A local animal rescue agency is urging people to support an effort by the BC SPCA for more pet friendly housing across the province.
On Oct. 13, the BC SPCA initiated a pledge campaign for more pet friendly housing across the province.
Maple Ridge branch manager Krista Shaw is hoping local residents voice their support for the campaign.
“That’s one of our biggest reasons for surrender,” she said.
So far this year five per cent of the animals that came into their care was due to a lack of pet-friendly housing locally – five cats and one dog out of 100 animals that were surrendered since January.
Across the province that number grows to 25 per cent.
But, said Shaw, tenants with pets are more reliable and generally stay longer in a rental situation than those without animals.
“They stay longer because they don’t want to risk losing out,” said Shaw.
And not only will people with pets change their housing less frequently, they are usually willing to pay more, said Meghann Cant, BC SPCA manager of companion animal welfare on the animal welfare agency’s website.
“A FIREPAW study shows tenants with animals in pet-friendly housing stay an average of 46 months compared to 18 months for tenants in rental housing prohibiting pets,” noted Cant, and there is no significant difference in damage. FIREPAW stands for Foundation of Interdisciplinary Research and Education Promoting Animal Welfare and its website states that it is a nonprofit organization dedicated to scientific research and public education of animal welfare issues .
Recently Vancouver City Council threw their support behind a motion to end no pets clauses in rental contracts.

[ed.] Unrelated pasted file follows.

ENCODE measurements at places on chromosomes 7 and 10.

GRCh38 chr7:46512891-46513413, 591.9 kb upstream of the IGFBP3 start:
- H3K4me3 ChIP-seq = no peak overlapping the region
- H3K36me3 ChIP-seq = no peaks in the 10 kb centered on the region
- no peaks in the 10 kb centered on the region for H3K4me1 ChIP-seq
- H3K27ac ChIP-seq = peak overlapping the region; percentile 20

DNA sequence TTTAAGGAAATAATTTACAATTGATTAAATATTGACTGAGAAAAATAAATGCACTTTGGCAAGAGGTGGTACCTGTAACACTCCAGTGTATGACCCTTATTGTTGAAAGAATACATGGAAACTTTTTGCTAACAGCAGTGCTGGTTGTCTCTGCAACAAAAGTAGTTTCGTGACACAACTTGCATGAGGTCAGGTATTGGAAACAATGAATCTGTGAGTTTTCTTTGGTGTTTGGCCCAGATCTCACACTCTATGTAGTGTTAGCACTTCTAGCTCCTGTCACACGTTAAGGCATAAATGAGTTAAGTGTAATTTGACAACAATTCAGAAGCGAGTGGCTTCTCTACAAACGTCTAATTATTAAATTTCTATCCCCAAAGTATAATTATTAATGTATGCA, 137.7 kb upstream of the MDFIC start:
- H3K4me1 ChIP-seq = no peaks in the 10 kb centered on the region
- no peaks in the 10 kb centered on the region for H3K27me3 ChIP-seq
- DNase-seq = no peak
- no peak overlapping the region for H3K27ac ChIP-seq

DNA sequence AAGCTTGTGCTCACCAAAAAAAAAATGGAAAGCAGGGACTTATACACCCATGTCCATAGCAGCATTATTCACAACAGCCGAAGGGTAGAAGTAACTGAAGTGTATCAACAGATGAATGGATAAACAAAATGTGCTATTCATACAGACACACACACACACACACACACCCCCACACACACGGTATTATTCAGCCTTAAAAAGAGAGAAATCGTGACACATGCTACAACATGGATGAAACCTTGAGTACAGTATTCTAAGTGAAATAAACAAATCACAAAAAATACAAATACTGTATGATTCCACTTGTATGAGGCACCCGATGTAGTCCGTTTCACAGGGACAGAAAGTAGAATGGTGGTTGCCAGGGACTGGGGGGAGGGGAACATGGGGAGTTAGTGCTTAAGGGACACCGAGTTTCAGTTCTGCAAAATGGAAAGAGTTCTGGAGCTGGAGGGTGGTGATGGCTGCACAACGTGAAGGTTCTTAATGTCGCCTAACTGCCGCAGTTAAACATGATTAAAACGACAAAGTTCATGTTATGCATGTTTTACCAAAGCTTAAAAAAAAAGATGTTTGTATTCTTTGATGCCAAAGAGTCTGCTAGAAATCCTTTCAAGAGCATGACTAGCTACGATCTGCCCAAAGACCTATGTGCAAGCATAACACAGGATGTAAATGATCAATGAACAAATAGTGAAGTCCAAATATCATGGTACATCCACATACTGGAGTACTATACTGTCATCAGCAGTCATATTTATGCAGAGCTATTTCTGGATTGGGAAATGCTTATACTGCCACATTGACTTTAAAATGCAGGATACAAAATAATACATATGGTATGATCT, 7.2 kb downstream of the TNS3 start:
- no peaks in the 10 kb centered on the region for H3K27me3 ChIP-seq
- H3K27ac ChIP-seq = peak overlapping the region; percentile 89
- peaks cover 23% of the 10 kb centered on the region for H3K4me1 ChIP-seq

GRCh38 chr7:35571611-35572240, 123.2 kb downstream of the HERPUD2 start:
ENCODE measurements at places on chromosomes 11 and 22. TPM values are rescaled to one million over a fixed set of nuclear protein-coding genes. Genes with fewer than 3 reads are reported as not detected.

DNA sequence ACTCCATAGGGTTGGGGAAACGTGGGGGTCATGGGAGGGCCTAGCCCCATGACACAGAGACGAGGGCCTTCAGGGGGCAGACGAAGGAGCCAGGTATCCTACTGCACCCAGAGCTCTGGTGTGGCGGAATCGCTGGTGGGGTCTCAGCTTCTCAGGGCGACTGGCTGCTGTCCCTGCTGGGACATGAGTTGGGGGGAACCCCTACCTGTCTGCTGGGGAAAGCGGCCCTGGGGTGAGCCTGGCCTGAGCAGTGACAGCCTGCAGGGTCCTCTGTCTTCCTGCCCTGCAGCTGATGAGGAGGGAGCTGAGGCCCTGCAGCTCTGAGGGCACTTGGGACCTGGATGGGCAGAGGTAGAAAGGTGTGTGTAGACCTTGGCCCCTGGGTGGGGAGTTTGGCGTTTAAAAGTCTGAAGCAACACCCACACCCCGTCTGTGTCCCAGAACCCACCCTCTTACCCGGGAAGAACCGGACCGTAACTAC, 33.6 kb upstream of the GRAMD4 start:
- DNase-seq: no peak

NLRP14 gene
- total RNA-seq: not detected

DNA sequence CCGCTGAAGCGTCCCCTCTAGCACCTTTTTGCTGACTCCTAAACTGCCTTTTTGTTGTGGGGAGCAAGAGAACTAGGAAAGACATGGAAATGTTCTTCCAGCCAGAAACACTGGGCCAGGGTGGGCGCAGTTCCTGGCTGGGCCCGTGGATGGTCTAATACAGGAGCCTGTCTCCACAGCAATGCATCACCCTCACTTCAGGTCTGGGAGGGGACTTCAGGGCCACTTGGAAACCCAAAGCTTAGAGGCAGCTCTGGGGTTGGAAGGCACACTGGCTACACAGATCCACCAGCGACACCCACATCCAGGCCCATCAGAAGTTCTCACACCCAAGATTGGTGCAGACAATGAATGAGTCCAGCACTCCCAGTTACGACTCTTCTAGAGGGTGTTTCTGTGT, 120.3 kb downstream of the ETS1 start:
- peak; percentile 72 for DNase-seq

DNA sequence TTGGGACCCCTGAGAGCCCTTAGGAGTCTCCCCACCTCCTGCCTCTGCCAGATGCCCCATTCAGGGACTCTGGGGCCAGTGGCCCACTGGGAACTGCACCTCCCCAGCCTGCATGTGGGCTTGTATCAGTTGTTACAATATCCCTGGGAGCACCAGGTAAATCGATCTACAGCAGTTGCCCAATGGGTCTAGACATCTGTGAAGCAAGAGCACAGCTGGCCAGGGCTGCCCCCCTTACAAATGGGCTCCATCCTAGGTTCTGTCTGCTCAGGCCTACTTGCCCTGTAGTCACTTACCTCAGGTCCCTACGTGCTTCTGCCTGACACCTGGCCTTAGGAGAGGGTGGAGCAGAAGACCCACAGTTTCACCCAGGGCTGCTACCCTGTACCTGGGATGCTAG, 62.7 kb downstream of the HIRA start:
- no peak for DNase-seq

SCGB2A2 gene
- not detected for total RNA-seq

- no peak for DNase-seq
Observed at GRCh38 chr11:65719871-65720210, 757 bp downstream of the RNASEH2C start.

Proud that Council supported the call from the Renters’ Advisory Committee to call for an end to “no pets” clauses in rental contracts.
More than ever, pets are critical to so many renters' mental health & well being.
— Kennedy Stewart (@kennedystewart) October 15, 2020
However, in communities like Maple Ridge and Pitt Meadows, and others across the province, no pets is a common restriction when looking for housing.
There is an emergency boarding program at the shelter, said Shaw, but it is reserved for emergency situations – like people fleeing domestic violence, or a family whose house has burned down or are victims of a flood, or if a person is evicted out of the blue without any warning whatsoever. Emergency boarding, she said, is only for two weeks maximum.
“It’s not normally for lack of housing,” she added.
But, the BC SPCA has an online “tool kit” where pet owners can find information about pet-friendly housing and landlords can find information about the benefits of having tenants with pets and a resumé with references that explains why the pet and guardian are good tenants. It also includes a pet policy that both the tenant and landlord can mutually agree upon and sign, said Cant.
Furthermore, there is the added benefit that tenants with pets have greater interaction and there is a sense of community, Cant added.
To take the pledge go to spca.bc.ca.